Exclusive: Guild Wars 2 to scrap healers and tanks

Jaz McDougall at

"In downed mode every character has access to four skills," Eric explained. He told me that all characters will have one skill that calls out to your party for aid. "You audibly hear them call for help, but it also makes you invulnerable for a short period of time. So it’s kind of a, 'Hey get over here, help me out!' thing for all the allies who are around you."

He went on, "beyond that, each profession has really unique capabilities when they’re down. A Warrior has a skill called ‘Vengeance’, which causes them to stand back up and then they get to act freely and normally for a period of time and then at the end of that period of time they just fall down and they no longer can use any down skills. They spend their time getting back up for one last burst." Warriors, people: if they wanted to know what 'massive internal bleeding' meant, they'd have become scientists instead.

Don't rage, little one! Death is less annoying!

"The Elementalist has skills like 'Drafting Earth,' which will slow enemies who are running by, or 'Mist Form' which actually allows them to turn into a cloud of mist and move around slowly so they can try and get away from bad situations." Like Dracula, then. These skills are exclusive to your downed state – they're the last inch of your power, they're everything you've got. This impressive range of desperate, last-ditch skills are part of a new plan to give you a chance after you've fallen in combat. The other part is just as cool, and if you've played Borderlands, you'll have experienced this wonderful mechanic before. "If you manage to kill an enemy, you will rally, returning to life to fight again," Jon said. You get up, dust off, and get stuck in.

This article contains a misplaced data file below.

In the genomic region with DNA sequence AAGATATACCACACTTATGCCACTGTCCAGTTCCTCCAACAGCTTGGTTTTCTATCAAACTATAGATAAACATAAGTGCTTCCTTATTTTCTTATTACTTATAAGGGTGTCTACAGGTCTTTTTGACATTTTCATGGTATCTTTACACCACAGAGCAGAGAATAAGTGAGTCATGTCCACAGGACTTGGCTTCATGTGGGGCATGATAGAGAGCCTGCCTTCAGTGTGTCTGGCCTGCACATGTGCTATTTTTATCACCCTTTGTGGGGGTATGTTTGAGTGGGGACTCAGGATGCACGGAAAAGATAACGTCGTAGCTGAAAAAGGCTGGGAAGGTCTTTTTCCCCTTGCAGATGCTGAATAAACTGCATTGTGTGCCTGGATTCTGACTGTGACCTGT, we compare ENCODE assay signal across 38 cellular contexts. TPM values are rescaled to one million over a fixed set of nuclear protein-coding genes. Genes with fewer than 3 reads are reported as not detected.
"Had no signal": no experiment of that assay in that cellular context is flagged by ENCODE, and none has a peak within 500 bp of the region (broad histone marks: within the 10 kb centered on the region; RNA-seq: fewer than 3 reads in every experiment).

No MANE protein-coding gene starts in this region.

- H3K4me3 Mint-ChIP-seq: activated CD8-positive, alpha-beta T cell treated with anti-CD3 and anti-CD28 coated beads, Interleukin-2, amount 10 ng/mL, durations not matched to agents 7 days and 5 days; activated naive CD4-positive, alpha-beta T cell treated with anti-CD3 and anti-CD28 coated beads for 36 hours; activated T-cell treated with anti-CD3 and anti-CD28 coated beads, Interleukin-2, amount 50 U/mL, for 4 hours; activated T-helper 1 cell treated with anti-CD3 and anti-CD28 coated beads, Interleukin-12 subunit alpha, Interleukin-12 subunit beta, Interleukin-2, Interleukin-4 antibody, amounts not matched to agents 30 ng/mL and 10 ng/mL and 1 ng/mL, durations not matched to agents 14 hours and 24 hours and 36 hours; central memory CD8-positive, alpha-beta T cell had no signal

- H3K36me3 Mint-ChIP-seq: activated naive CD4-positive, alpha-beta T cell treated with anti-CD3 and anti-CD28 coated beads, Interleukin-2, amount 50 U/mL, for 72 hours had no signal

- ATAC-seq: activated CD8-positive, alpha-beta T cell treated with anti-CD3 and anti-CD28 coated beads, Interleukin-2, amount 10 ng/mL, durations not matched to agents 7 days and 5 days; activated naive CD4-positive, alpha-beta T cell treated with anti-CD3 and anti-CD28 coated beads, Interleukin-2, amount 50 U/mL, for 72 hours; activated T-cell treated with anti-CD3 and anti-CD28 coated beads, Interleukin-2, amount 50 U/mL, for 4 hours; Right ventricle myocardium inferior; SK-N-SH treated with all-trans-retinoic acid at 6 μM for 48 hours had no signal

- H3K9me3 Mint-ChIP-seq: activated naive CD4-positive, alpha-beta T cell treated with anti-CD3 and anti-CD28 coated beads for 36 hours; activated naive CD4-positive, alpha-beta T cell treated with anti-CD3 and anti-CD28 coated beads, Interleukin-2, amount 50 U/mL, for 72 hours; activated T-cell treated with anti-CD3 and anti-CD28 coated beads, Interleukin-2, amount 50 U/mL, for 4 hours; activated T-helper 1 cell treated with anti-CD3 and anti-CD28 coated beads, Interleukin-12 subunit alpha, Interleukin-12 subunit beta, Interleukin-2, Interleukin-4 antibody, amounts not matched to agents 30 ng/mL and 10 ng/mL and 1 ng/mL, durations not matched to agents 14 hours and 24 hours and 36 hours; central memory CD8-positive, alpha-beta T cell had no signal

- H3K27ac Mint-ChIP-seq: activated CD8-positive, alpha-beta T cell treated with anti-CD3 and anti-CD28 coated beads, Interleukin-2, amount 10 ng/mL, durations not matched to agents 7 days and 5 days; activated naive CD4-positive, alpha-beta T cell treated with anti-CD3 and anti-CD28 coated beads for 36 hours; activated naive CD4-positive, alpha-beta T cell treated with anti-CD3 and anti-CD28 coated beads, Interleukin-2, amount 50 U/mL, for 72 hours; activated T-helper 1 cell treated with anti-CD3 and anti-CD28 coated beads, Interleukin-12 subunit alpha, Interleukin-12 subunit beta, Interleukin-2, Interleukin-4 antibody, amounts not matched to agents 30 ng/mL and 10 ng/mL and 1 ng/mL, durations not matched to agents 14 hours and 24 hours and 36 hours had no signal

But what if you can't fight them off? If you're lying there and getting kicked to bits by centaurs, you'll eventually lose consciousness and pass out. You can respawn at a nearby 'way point' for a small amount of gold, but there's no death penalty of any kind. You can also just have an ally help you up, which takes longer to do every time you fall.

If ogres don't need an axe to the balls, I don't know who does.

At this point, I asked Jon to explain how the shield blocking Eric mentioned earlier would work from moment-to-moment. "It’s an ability where you crouch down, you’re blocking all attacks on you, but if you get yourself in-between an enemy that uses projectiles and your ally, then they can’t shoot through you either because as the arrows or any other projectiles pass through you they get stopped by the block. You aren’t shooting at a target, they aren’t shooting specifically at a target. Even as a Warrior I can just step in front and take the hit because the projectiles aren’t specifically ‘aimed’ at a person."

ArenaNet have made the decision to put tactical weight on your position and your movement. Moving around is fun, after all, and now you can be a good tank just by getting under your enemies' feet. Jon Peters again: "If you’re right up on top of an Elementalist it’d be a lot easier to stay in front of where he’s shooting, but if you’re halfway between, it’s like if you try and intercept a pass in a soccer game – you don’t put yourself halfway in-between the two guys to stop it. You either have to cover the guy you’re defending or cover the guy that has the ball. So you have to put yourself in the right position."

The football example paints the clearest picture yet of the sort of choices you'll have to make: are you at the back on defence, or pushing forward in front? Do you stay focused on raining down fire, or quickly cast a wind spell to speed up your allies? Charge in with the greatsword, or hold your shield high for the archers? Rapid, tactical, and above all, unconstrained decision-making will be the future of MMO combat, and if the lines between the combat roles are as blurry at release as they seem right now, it's looking like a bright one.